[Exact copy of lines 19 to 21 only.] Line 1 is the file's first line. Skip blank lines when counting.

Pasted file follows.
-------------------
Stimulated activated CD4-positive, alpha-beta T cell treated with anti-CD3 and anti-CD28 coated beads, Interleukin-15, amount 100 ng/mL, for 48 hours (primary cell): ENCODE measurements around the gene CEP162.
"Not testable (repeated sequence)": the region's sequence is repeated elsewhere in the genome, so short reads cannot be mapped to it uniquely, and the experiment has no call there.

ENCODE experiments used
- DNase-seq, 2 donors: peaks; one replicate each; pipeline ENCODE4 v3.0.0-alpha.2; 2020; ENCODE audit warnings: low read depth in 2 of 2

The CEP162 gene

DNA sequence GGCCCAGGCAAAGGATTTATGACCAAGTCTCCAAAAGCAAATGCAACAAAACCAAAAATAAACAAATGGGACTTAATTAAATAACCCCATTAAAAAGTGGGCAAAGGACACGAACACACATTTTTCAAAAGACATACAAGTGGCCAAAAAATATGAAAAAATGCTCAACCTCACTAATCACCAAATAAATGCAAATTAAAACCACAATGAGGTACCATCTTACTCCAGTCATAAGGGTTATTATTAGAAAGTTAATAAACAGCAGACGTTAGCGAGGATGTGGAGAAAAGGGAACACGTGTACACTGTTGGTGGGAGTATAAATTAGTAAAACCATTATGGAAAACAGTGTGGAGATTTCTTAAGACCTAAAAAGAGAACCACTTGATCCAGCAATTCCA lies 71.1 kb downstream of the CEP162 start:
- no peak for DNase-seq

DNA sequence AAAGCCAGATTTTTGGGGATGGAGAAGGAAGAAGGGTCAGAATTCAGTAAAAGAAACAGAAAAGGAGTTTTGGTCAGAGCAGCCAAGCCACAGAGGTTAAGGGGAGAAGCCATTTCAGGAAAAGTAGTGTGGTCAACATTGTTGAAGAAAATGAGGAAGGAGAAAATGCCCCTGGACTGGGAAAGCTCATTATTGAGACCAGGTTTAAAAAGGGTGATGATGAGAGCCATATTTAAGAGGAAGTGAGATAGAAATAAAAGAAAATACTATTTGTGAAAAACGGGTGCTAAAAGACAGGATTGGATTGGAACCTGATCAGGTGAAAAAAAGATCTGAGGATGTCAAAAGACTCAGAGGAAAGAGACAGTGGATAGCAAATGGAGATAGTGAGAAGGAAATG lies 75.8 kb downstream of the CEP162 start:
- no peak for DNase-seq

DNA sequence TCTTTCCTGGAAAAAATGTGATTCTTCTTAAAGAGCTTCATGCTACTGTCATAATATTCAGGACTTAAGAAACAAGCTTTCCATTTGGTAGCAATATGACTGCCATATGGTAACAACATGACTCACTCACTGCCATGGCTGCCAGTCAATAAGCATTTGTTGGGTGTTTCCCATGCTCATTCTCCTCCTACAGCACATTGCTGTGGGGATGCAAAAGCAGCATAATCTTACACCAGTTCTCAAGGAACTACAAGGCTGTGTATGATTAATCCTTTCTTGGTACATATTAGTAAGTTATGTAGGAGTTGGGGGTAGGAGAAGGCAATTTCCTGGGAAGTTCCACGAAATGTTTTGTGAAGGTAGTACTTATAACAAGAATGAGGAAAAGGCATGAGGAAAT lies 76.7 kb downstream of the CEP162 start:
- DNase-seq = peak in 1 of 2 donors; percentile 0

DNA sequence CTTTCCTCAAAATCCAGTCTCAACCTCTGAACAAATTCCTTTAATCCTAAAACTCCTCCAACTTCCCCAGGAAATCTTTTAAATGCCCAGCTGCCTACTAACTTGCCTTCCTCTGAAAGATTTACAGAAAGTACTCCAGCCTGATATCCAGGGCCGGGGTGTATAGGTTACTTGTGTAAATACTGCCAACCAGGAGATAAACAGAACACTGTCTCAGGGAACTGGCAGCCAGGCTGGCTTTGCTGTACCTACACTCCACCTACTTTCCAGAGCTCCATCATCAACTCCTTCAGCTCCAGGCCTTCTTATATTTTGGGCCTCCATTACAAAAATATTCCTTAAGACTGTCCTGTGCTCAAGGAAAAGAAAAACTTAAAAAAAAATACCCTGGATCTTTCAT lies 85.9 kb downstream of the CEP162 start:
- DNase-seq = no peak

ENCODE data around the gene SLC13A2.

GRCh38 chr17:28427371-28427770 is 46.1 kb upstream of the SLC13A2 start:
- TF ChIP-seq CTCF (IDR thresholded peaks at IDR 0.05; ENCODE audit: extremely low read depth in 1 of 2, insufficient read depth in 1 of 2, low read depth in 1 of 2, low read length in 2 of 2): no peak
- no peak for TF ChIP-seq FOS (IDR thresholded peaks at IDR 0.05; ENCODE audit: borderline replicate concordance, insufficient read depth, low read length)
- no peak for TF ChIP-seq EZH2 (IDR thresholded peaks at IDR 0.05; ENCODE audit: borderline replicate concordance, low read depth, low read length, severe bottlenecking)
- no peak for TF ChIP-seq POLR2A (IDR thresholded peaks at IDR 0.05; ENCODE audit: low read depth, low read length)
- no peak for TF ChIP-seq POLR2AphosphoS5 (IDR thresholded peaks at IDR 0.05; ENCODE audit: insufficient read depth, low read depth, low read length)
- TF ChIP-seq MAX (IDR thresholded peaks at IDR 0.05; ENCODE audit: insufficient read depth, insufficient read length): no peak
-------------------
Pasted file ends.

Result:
- no peak for TF ChIP-seq POLR2A (IDR thresholded peaks at IDR 0.05; ENCODE audit: low read depth, low read length)
- no peak for TF ChIP-seq POLR2AphosphoS5 (IDR thresholded peaks at IDR 0.05; ENCODE audit: insufficient read depth, low read depth, low read length)
- TF ChIP-seq MAX (IDR thresholded peaks at IDR 0.05; ENCODE audit: insufficient read depth, insufficient read length): no peak